verifying the new group state, it can not verify all points from Sec.
   7.9.2 in [RFC9420].  In particular, the check that "D is in the
   resolution of C, and the intersection of P's unmerged_leaves` with
   the subtree under C is equal to the resolution of C with D removed."
   can not be performed because the light client can not compute the
   resolution.  But this property always holds on correctly generated
   tree, which the light client has to trust, not knowing the MLS tree.

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   Taking the confirmed transcript hash from the GroupInfo, a light
   client checks the confirmation tag.  Otherwise, a Light Commit is
   applied like a regular commit.

   In summary, when a member receives a Light Commit message the checks
   are updated as follows.

   1.  Verify the sender's membership (see Section 6) and leaf node (see
       Section 7.3 [RFC9420]).

   2.  Verify the own path (see Section 6).

   3.  Verify the GroupInfo signature.

   4.  Check the tree hash in the GroupInfo matches the clients own tree

7.2.  Light MLS Extension

   The light_clients group context extension is used to signal that the
   group supports Light MLS clients.

   enum LightClientType {

   struct {
     LightClientType upgrade_policy;
   } LightMlsExtension;

   The extension must be present and set in the required capabilities of
   a group when supporting light clients.  It further defines ways light
   clients may upgrade to a full client.

   *  no_upgrade does not allow light clients to upgrade to full MLS.

   *  resync_upgrade allows light clients to upgrade to full MLS by
      using an external commit.  The resync removes the old client from
      the group and adds a new client with full MLS.

   *  self_upgrade allows light clients to upgrade to full MLS by
      retrieving the full tree from the server.  Together with the
      signed group info of the current epoch the client "silently"

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      upgrades to full MLS with security equivalent to joining a new
      group.  The client MUST perform all checks from Section

   *  any_upgrade allows light clients to use either of the two upgrade

7.2.1.  Light MLS LeafNode

   The light_client leaf node extension signals that a leaf node is a
   light client.  The extension is an empty struct.

   struct {

   } LightMlsClient;

7.3.  Committing with a Light Client

   A light client _cannot commit_ because it doesn't know the necessary
   public keys in the tree to encrypt to.  Therefore, if a light client
   wants to commit, it first has to upgrade to full MLS.  Because a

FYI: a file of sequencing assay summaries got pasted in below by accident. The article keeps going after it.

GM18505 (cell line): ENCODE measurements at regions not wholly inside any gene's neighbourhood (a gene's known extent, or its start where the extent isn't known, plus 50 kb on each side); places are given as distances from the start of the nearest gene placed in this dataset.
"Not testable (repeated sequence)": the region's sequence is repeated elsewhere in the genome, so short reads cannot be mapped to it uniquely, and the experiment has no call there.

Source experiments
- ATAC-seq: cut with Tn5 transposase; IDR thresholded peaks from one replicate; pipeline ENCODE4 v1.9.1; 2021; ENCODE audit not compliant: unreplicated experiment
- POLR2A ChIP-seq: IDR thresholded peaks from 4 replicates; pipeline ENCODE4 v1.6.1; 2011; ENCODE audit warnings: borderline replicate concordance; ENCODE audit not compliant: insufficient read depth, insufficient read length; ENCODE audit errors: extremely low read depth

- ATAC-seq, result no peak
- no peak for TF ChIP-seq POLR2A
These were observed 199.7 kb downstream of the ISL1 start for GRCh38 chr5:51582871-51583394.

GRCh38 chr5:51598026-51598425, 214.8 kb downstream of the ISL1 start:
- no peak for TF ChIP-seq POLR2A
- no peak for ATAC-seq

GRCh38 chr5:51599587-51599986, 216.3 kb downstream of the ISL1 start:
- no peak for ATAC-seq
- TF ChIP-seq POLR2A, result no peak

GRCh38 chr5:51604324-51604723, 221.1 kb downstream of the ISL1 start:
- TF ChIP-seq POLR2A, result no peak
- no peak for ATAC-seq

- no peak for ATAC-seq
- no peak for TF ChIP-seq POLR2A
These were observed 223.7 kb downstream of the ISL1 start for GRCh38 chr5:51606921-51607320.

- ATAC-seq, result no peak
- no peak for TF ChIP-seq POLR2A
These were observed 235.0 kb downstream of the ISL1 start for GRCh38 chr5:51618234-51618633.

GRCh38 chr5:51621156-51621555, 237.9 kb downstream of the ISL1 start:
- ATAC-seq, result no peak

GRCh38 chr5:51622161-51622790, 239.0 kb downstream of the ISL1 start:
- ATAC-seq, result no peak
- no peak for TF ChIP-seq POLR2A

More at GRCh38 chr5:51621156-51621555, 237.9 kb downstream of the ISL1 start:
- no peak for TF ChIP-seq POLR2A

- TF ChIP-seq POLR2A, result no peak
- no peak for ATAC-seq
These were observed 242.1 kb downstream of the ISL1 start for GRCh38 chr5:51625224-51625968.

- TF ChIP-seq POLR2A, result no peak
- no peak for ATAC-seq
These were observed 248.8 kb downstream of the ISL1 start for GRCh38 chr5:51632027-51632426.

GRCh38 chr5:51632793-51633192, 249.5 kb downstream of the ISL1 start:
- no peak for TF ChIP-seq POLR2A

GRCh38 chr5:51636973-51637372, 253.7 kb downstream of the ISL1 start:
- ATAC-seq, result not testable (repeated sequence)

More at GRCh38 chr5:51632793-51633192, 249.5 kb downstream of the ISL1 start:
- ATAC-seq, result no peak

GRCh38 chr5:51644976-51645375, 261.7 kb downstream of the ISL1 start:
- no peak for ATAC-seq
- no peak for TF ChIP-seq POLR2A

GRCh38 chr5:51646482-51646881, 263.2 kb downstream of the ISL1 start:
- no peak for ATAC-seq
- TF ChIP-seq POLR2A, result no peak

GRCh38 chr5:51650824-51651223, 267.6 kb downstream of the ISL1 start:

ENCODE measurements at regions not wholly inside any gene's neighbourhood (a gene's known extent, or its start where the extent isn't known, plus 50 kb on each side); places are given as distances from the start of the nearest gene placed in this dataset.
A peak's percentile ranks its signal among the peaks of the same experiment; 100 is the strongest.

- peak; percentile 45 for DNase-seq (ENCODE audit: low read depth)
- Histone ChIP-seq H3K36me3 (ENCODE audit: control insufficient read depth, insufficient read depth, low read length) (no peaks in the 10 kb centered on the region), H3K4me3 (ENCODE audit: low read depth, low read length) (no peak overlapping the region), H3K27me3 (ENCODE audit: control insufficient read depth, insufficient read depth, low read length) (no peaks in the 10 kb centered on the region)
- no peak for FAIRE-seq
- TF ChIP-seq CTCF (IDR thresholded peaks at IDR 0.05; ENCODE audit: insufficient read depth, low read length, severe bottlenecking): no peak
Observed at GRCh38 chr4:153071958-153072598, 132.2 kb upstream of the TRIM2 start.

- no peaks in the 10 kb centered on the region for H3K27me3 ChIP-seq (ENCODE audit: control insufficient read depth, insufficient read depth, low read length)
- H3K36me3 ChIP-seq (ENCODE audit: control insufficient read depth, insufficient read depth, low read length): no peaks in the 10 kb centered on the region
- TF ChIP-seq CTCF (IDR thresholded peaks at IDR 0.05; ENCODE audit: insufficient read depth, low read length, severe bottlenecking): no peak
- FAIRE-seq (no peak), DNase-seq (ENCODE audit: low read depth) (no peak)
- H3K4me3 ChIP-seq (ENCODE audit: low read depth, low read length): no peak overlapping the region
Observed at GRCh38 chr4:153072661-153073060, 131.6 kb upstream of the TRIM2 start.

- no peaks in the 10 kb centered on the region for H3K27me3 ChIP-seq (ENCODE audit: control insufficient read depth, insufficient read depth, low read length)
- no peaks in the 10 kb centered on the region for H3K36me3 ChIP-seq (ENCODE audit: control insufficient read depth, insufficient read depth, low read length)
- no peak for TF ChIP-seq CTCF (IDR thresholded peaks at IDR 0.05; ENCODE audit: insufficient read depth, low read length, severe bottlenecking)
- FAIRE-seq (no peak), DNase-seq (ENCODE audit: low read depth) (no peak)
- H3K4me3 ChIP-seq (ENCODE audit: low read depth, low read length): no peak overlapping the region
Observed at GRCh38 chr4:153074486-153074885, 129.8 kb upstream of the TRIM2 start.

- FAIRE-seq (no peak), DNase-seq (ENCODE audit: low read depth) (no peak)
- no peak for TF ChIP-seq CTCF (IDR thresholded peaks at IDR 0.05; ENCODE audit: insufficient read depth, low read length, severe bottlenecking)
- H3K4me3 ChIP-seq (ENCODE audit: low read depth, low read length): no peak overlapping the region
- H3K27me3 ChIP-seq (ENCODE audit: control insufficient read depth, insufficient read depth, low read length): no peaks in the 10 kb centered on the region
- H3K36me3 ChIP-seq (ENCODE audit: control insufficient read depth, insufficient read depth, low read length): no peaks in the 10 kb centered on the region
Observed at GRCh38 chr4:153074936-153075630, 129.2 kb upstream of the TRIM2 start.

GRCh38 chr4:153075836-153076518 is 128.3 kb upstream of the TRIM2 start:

light client is not able to fully verify incoming proposals, it MUST
   NOT commit to proposals it received while not holding a full tree.  A
   client that is upgrading to a full MLS tree is therefore considered
   to be a new client that has no knowledge of proposals before it
   joined.  Note that this restriction can not be enforced.  However,
   since each client in [RFC9420] must check the proposals, a
   misbehaving client that upgraded can only successfully commit bogus
   proposals when all other clients and the delivery service agree.

   The light clients extension (Section 7.2) defines the possible
   upgrade paths for light clients.

   In order to ensure that the tree retrieved from the server contains
   the tree slice known to the client, the upgrading client MUST perform
   the following checks:

   *  Verify that the tree hash of the tree slice and the full tree are

   *  Verify that all full nodes (XNode) in the client's state are
      equivalent to the corresponding nodes in the full tree.

   *  Perform all checks on the tree as if joining the group with a
      Welcome message (see Section in [RFC9420]).

   Note that the client already checked the signed group info.

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   To retrieve the full tree, the delivery service must provide an end
   point, equivalent to the one used to retrieve the full tree for a new
   member that wants to join with a commit.

7.3.1.  Maintaining state

   After committing, the client can decide to switch to regular MLS and
   process the full tree as described in [RFC9420].  This will cause the
   client's performance to degrade to the performance of regular MLS,